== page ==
In this episode of Inspiring Stewards, Nathan Jones talks to Roger Lam from Hong Kong. He urges people around the world to serve God instead of serving Mammon. He talks about increasing our ability to give more freely, especially in a society where the rich have been becoming richer and the poor have been becoming poorer. Instead, he directs us to enrich ourselves towards God and honor God in our living and giving.
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The music is Concerto a’ 4 Violini No 2 by Telemann played on classical guitar by Jon Sayles. Published by Exzel Music Publishing.
Today, we head to Hong Kong to spend time with Roger Lam. Roger has a background as an investment banker and is being used by God in powerful ways as an advocate for generosity and stewardship.
My name is Nathan Jones and I’ll be serving as your host today on this episode of the Inspiring Stewards podcast.
Roger, thank you so much for taking time to be with me today. I’m really looking forward to diving into your story and what the Lord is gonna do through our time. So let’s just jump into it. Give us a little bit of your background, your life growing up, a peek into who you are.
Well, thank you, Nathan, for having me. I'm Roger Lam. I’m from Hong Kong. I’m a 4th generation Christian and I've been in the finance and banking industry for 25 years.
The defining moment of my childhood was losing my birthright in the form of our family business when I was 14 years old. Quite frankly, up til I was 14, I relied on my family business as my rock. It was quite devastating as a teenager, knowing that my dad no longer had any income stream and that he wanted to move our family to Vancouver.
That made my personality have a 180-degree turn. I became very driven to succeed but it was out fear and anger.
Share with us how you came to know the Lord in a story.
Well, despite going to church all my life, it was only head knowledge about Jesus. After losing the family business, then I relied on myself as my rock. I became super cutthroat, overly competitive. But that kind of modus operandi of working really hard, being driven out of fear and anger, it brought me some success academically. It got me into a very good college in upstate New York and it also brought me success in the first 10 years of my career.
However, I experienced two huge setbacks within a 24-hour period in 2003. That was the year which SARS hit Hong Kong. I became super depressed and I flatly recognized that I couldn’t rely on my own strength either.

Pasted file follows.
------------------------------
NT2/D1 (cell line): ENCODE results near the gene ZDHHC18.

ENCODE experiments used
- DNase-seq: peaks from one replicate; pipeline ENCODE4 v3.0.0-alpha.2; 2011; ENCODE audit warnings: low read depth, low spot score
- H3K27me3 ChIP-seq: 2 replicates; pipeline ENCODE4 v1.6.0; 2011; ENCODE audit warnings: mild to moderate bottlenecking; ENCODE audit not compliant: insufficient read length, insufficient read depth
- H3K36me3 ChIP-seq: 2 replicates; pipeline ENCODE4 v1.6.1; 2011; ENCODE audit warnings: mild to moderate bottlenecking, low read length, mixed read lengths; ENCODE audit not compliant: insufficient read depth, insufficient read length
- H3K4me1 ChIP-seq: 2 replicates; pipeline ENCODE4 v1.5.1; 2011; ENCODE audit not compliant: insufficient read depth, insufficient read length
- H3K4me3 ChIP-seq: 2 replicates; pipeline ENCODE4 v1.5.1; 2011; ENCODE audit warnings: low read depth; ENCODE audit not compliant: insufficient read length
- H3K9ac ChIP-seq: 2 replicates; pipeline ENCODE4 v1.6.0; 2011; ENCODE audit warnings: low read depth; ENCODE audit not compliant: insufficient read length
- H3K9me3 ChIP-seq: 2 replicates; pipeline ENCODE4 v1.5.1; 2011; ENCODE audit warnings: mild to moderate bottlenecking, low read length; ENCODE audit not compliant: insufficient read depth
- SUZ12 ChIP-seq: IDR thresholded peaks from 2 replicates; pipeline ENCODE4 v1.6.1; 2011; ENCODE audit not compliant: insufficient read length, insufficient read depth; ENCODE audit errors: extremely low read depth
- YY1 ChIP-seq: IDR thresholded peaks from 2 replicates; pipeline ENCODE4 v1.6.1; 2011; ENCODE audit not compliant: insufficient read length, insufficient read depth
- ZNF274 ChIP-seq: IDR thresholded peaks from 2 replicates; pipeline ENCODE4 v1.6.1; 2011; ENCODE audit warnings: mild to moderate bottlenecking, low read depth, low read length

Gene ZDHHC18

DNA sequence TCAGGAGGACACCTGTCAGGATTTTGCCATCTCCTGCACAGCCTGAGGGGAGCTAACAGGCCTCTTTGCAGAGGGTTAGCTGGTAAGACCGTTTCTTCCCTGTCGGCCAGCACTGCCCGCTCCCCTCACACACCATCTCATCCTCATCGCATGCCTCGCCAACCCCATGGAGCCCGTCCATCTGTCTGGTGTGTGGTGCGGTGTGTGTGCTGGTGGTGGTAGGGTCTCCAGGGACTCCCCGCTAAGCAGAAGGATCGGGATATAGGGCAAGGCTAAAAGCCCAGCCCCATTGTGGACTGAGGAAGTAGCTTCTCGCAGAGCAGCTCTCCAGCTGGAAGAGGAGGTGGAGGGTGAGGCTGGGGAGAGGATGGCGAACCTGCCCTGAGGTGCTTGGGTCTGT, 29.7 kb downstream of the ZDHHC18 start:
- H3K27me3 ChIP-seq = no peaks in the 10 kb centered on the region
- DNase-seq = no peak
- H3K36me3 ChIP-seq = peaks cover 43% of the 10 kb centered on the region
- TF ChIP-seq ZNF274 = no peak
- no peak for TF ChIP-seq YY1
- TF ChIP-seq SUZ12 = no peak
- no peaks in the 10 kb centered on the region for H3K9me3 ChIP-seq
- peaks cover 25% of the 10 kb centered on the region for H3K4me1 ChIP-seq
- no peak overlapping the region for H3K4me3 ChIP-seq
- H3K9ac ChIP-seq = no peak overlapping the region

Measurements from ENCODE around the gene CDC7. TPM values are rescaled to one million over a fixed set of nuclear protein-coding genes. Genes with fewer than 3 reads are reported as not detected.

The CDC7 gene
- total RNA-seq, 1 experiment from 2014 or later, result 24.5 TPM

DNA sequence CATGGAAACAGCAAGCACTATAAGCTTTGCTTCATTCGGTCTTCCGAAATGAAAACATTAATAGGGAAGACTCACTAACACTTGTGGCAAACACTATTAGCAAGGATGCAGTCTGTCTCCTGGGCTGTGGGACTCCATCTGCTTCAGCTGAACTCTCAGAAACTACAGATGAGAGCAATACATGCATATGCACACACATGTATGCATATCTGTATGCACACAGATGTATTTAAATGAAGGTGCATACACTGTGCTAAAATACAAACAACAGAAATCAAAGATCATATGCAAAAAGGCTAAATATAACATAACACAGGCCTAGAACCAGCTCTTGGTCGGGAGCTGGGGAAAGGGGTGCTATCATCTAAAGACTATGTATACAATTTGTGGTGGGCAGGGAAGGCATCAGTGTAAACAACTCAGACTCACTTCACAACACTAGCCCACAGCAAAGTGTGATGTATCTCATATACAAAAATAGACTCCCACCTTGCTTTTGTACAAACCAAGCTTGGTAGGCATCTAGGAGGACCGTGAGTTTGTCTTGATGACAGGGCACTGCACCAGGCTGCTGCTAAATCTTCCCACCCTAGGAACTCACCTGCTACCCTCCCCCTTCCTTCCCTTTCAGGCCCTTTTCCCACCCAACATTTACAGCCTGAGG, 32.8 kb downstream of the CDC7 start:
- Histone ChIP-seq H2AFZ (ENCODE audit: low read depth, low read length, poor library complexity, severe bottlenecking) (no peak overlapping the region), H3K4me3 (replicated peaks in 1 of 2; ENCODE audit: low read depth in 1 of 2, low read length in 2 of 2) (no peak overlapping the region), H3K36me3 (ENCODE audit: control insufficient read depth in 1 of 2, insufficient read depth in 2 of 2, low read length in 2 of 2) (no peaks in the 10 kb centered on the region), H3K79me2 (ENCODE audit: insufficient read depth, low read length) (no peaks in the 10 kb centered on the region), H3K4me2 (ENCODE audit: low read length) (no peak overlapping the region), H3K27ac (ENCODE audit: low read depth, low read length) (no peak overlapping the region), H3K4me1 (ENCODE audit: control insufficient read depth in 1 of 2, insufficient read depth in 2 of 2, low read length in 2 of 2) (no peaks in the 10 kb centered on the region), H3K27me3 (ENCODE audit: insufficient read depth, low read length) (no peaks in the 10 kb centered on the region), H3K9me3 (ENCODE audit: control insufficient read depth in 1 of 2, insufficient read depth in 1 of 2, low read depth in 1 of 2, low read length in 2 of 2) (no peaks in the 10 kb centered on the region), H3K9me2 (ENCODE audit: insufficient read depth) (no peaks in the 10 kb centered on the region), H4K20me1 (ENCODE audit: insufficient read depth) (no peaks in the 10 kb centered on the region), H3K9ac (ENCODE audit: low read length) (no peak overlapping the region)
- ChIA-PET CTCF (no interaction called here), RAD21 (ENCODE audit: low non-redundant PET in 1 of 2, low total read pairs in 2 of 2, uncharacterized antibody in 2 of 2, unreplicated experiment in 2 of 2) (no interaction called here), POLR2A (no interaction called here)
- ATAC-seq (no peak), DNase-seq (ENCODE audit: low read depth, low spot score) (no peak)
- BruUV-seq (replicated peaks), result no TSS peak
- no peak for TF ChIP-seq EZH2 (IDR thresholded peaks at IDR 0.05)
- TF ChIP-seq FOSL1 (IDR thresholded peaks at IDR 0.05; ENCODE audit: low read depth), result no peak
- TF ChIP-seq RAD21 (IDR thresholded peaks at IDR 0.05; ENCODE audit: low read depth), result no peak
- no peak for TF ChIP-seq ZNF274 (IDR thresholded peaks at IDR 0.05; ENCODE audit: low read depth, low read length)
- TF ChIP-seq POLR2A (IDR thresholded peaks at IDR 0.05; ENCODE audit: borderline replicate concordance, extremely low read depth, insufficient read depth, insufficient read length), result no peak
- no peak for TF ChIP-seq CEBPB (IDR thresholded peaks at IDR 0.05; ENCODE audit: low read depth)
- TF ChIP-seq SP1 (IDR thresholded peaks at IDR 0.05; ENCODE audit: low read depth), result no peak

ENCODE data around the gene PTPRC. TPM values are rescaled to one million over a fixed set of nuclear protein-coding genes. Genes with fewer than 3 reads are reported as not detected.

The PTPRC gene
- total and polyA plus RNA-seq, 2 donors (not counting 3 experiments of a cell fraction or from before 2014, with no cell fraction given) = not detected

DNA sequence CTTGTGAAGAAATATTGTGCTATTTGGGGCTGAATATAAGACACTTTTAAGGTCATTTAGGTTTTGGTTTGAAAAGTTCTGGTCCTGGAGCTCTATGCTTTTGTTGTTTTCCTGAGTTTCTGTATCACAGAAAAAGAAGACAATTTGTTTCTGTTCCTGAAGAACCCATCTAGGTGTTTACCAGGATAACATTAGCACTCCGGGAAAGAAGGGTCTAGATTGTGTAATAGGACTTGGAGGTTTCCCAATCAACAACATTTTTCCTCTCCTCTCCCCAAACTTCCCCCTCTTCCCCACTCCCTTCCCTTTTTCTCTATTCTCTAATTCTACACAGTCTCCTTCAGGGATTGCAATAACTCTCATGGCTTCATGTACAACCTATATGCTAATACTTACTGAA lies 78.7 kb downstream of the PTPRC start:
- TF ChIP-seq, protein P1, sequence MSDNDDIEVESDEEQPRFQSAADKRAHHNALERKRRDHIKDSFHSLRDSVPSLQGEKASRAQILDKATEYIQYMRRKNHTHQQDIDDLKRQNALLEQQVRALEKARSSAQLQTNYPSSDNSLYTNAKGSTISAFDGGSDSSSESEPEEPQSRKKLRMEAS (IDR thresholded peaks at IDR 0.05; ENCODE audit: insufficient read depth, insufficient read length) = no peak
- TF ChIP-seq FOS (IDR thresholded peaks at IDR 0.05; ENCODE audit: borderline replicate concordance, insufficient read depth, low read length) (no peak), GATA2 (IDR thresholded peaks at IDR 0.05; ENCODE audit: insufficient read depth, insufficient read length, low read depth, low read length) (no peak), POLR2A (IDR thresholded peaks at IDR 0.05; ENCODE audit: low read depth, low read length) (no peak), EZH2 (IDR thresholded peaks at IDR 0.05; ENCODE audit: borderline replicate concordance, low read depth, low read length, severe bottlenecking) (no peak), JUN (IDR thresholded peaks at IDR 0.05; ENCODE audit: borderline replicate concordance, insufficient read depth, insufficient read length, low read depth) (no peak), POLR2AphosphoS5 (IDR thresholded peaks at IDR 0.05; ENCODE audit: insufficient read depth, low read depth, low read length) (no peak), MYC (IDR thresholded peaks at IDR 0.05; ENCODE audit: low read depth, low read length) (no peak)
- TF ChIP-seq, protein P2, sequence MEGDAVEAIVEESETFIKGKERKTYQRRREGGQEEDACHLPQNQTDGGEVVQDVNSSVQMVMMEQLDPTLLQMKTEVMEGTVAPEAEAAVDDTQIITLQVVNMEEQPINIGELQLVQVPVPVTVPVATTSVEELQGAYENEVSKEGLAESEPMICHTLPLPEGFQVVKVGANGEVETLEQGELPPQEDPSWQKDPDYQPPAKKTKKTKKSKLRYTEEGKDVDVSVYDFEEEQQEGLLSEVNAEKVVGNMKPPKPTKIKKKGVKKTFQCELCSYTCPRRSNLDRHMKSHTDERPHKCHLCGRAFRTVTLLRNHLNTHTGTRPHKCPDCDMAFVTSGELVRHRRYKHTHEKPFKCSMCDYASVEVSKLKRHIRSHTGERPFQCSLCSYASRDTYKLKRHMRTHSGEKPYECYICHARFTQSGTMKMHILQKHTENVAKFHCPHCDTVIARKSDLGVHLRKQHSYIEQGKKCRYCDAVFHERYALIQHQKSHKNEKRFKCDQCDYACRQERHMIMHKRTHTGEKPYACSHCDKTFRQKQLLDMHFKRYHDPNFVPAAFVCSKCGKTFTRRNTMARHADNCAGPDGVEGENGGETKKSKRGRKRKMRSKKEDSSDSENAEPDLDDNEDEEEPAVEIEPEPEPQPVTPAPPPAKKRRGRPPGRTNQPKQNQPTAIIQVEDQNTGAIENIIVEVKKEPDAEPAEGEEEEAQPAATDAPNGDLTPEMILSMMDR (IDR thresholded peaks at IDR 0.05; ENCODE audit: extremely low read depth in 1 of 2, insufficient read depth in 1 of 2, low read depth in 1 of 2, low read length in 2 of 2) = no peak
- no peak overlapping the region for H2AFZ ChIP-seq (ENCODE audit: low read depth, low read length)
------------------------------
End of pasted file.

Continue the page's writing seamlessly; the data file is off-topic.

I had long struggled with an invitation from an ex-colleague from the mid-1990s to attend her small group at church. That Sunday, I went to church after the two setbacks, and guess who I bumped into? That same ex-colleague from the mid-90s. And what was the first thing that came out of her mouth? “Will you come to my small group?”
At that point, I thought to myself, “Well, Roger, you’re down in the pits. What else have you got to lose?” So I said to her, “I'll be there. When is it? Where is it? You know, I’d love to come check it out.” That was the pivotal moment in terms of me starting to build a personal relationship with Jesus.
You know, just knowing a little bit about your story, Roger, and what your career was in, it's a type of life that so many would aspire to. But when you realize that even having wealth, having resources wasn't enough, that’s such a powerful testimony to the impact that Christ has in our life to point us towards true joy. So that decision to turn your life over to Jesus, what impact did that then have after that point?
Well, the first impact it had, through attending the small group, was through an outreach activity which I participated in. It was the first time that I had brought a care bag to go visit some elderly folks and I was assigned to visit this particular elderly gentleman. He had just checked out of a hospice. He was very lucky, quite frankly, to be able to leave the hospice somehow. He was old. He was in poor health but he was living on his own. His living conditions was less than ideal. It was really rather cramped and it was not exactly very clean or hygienic.
Now, I had only brought a small care bag of goodies with me. I sat down at his small little place. I had a cup of tea with him and chatted for about 15 minutes. And I just could not believe how happy he was for anyone to stop by to visit him and to spend some time with him and to chat with him. That started to alter my definition of success. It was no longer just about getting paid handsomely or to get promoted rapidly. That really started to – you know, for the lack of a better term – really start to change my heart of stone into a heart of flesh in terms of having a heart for the poor and the needy.
That’s beautiful. So let’s jump ahead to 2021. How is the Lord involving you in His Kingdom today? Tell us about what you’re doing by way of work, your vocation, your calling.
Sure. Well, I left banking in late 2017. Initially, I thought my sort of Matthew 6:33-type deal with God was to write a book that had been on my heart for a few years and then He would get me back on a regular paycheck type of work in finance or something. But instead…
Sounds like a good plan to me.
[Laughs] Yeah, I thought so too. But instead, He called me into a new line of work that I have never dreamed of before: becoming a non-traditional independent missionary focused on unveiling the deceitfulness of wealth, which according to the parable of the sower makes believers unfruitful.
Now, this calling was confirmed by a year-long sequence of events with the most improbable coincidences throughout 2018, which began before my first book, Lost and Found: Money versus Riches, was published.